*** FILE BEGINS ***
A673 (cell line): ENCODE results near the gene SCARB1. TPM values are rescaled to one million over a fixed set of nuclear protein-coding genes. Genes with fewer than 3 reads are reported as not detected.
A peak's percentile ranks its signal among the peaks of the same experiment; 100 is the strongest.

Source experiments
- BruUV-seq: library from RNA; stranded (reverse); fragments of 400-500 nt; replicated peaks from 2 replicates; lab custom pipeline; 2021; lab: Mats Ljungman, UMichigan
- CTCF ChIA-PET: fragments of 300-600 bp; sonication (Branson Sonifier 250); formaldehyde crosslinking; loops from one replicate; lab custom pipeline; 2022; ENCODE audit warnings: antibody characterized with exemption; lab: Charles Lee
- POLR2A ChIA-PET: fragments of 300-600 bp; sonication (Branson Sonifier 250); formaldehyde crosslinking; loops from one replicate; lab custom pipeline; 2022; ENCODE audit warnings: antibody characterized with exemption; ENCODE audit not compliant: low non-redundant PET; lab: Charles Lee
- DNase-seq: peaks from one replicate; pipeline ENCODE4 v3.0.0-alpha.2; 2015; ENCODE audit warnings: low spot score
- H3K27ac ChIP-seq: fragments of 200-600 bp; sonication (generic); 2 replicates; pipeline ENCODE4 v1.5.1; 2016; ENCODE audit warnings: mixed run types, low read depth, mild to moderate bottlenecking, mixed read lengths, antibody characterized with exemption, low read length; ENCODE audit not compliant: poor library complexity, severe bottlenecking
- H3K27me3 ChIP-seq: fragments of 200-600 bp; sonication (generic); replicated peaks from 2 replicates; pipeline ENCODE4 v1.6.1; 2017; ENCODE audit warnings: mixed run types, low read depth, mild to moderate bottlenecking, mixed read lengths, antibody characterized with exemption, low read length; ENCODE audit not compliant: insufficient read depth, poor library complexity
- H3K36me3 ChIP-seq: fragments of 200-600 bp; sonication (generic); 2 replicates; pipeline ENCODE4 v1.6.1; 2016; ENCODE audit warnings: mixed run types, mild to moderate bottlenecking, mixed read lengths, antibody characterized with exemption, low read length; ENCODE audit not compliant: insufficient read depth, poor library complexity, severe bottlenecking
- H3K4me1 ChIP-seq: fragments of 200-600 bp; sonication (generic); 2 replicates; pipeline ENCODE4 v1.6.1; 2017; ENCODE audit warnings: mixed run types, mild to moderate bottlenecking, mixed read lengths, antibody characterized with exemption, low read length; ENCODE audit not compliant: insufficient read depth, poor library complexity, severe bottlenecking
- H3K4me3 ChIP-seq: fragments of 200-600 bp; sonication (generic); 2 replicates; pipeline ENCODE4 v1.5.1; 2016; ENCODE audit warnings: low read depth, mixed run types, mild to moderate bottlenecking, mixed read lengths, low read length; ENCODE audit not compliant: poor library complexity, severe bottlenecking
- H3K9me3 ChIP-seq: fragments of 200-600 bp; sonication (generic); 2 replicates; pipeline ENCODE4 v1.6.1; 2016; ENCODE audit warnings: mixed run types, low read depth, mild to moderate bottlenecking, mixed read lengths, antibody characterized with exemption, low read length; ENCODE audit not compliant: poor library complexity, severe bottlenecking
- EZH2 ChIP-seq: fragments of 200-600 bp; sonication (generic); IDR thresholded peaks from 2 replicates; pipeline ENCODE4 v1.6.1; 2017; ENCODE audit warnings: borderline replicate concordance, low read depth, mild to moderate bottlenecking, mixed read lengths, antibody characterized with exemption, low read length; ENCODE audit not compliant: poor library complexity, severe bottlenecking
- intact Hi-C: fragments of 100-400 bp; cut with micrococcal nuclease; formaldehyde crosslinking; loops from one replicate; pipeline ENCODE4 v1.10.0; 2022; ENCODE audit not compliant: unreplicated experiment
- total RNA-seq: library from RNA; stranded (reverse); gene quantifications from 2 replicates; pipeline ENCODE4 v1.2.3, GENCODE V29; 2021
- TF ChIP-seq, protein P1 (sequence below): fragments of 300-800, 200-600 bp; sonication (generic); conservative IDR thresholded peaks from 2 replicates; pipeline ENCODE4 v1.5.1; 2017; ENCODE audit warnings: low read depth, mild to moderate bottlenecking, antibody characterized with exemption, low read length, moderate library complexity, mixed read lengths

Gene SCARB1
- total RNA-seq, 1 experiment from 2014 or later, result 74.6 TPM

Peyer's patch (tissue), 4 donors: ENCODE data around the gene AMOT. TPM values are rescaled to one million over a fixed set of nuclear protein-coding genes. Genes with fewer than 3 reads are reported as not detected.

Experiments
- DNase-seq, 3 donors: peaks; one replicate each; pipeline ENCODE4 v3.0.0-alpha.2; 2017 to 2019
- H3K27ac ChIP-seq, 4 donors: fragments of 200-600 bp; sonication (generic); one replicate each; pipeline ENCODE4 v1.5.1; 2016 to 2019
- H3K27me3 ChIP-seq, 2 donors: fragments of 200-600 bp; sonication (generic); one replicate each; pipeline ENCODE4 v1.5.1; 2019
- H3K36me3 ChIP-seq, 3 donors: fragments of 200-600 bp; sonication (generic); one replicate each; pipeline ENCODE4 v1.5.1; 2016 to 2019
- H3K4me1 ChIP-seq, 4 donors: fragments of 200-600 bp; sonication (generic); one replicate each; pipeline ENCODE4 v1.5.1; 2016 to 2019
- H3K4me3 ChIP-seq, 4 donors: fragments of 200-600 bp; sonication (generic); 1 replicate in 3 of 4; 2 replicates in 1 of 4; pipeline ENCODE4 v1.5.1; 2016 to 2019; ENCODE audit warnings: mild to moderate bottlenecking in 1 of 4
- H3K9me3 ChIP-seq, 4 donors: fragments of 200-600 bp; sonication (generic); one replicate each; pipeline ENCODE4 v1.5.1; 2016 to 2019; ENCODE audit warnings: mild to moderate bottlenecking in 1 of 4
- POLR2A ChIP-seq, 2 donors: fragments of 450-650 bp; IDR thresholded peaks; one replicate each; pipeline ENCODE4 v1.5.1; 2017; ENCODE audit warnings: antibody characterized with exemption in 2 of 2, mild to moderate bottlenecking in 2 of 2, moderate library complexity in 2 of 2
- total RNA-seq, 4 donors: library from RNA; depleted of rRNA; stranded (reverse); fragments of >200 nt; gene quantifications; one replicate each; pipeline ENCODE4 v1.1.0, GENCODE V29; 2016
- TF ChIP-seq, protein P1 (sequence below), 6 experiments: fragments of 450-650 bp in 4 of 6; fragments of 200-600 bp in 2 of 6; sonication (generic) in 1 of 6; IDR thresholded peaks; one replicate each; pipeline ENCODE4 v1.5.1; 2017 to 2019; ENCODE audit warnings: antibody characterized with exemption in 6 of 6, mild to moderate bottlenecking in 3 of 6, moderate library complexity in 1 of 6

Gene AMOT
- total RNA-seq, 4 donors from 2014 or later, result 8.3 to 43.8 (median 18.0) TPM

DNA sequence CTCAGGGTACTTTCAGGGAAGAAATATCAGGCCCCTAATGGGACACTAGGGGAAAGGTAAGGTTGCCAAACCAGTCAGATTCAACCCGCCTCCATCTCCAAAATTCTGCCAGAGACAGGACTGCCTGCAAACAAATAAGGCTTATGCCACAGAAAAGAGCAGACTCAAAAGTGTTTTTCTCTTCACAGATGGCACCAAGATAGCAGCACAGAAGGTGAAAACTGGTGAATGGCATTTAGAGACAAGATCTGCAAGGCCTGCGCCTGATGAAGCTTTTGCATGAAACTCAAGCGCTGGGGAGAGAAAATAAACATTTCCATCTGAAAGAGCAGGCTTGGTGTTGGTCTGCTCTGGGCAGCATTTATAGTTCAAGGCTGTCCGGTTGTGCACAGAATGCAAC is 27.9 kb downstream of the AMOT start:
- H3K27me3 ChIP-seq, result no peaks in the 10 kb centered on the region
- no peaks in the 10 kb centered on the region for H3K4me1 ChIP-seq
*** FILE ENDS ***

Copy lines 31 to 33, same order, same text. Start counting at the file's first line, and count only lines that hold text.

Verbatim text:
- TF ChIP-seq, protein P1 (sequence below), 6 experiments: fragments of 450-650 bp in 4 of 6; fragments of 200-600 bp in 2 of 6; sonication (generic) in 1 of 6; IDR thresholded peaks; one replicate each; pipeline ENCODE4 v1.5.1; 2017 to 2019; ENCODE audit warnings: antibody characterized with exemption in 6 of 6, mild to moderate bottlenecking in 3 of 6, moderate library complexity in 1 of 6

Gene AMOT
- total RNA-seq, 4 donors from 2014 or later, result 8.3 to 43.8 (median 18.0) TPM